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~pv current sensor~

video demo - coming soon


for my senior project i teamed up with another student to design a sensoring application for photovoltaic panels in microgrid systems. our systems uses a current sensing end node and transmits data over the lorawan protocol back to a chirpstack server where the data can be viewed and informed decisions about the system. lorawan utilizes the lora communication protocol created by semtech. lora is a low-bandwidth, low-power, and long distance radio that operates on the 915MHz frequency band (in the US).
the end node was my responsibility. the first thing i did when setting out to develop the node was gather a list of features I thought the node should have. I determined the node should have the following:

○ in-line current sensing up to 50A ○
○ lora communication ○
○ battery power supply ○
○ capable microcontroller ○
○ visual display ○
○ environment sensor ○
○ manual controls ○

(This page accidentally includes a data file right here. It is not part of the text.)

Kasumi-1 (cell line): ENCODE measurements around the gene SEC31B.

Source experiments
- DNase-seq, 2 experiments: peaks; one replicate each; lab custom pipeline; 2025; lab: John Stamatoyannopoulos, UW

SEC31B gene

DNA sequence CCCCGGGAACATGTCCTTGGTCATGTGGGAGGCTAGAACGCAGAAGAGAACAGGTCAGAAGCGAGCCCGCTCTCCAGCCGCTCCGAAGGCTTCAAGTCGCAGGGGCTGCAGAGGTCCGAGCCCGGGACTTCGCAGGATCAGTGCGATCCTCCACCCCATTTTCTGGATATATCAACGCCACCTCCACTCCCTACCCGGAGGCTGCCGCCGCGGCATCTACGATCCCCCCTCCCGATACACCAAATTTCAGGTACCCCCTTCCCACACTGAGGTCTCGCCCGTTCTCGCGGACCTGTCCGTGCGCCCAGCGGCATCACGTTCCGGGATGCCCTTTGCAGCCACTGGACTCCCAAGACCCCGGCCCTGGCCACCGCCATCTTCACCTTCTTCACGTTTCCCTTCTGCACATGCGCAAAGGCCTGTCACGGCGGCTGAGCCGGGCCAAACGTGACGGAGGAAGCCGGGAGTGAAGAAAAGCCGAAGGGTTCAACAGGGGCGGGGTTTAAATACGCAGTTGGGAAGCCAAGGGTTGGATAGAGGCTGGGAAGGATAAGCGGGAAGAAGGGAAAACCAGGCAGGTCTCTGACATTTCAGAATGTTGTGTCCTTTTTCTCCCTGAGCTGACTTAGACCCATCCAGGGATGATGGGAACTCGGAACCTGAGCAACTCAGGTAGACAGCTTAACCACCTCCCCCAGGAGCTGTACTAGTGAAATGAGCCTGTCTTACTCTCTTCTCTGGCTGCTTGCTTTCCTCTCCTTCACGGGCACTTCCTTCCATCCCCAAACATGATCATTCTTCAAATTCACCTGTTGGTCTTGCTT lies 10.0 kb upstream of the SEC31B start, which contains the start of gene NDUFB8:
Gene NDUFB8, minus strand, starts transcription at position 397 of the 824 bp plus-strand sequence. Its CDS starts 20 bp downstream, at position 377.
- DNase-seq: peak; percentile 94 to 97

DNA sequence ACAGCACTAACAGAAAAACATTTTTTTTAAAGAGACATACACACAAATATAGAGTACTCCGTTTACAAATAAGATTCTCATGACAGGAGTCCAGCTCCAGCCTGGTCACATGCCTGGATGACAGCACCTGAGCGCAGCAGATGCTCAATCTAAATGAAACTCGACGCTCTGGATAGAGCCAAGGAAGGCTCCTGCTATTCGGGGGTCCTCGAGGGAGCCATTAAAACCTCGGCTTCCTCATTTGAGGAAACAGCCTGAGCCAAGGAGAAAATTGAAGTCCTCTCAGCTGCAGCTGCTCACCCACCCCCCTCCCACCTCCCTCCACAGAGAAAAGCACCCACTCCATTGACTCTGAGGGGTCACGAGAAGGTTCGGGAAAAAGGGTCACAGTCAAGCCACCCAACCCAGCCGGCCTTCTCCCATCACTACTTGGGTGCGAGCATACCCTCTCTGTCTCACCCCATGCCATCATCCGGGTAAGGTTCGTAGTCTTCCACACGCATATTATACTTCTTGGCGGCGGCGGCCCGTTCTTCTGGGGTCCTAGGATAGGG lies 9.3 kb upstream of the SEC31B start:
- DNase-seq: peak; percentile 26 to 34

in addition to these features i also wanted the module to be able to take power either directly from the pv lines, from its own small solar panel, or via usb.
for the current sensing device I chose the TLI4971-A075T5 hall-effect AC-DC current sensor module. it has an extremely low resistance of 220µΩ across the terminals, up to 75A of current through the sensing terminals, and over-current protection. for lora communication i chose the hopeRF RFM95. this lora module operates at the 915MHz frequency and there is ample library support for arduino. at first i had planned on using a typical AVR microcontroller like the AtmegaU32, but at the time that i was selecting components there was a shortage for these parts. instead i decided to use the raspberry pi pico microcontroller, the rp2040, which was in stock across most vendors. this microcontroller is capable of being programmed in arduino/C++, and a stripped down version of python called micropython. the remaining peripherals and features are less interesting and are basic implementations based on their datasheets.
with the features decided upon, i set out to find components that would allow the node to provide all the features. after sourcing components, i moved to the schematic phase.

fig. 1 - schematic diagram

once the schematic was designed a layout was created in kicad. the pcb was designed to fit a nema 4x enclosure with a clear cover. the current sensing side of the board is thermally isolated from the rest of the board, this also protects the main board from any mechanical strain from attaching the pv lines.

fig. 2 - pcb layout

pcbs currently being manufactured at jlcpcb - 4/14/23